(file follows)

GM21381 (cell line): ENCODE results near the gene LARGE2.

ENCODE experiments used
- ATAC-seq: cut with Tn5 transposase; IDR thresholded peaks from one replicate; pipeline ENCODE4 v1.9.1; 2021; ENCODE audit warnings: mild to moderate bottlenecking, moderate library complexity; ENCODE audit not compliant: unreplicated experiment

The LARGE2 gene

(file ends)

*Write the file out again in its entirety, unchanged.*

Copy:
GM21381 (cell line): ENCODE results near the gene LARGE2.

ENCODE experiments used
- ATAC-seq: cut with Tn5 transposase; IDR thresholded peaks from one replicate; pipeline ENCODE4 v1.9.1; 2021; ENCODE audit warnings: mild to moderate bottlenecking, moderate library complexity; ENCODE audit not compliant: unreplicated experiment

The LARGE2 gene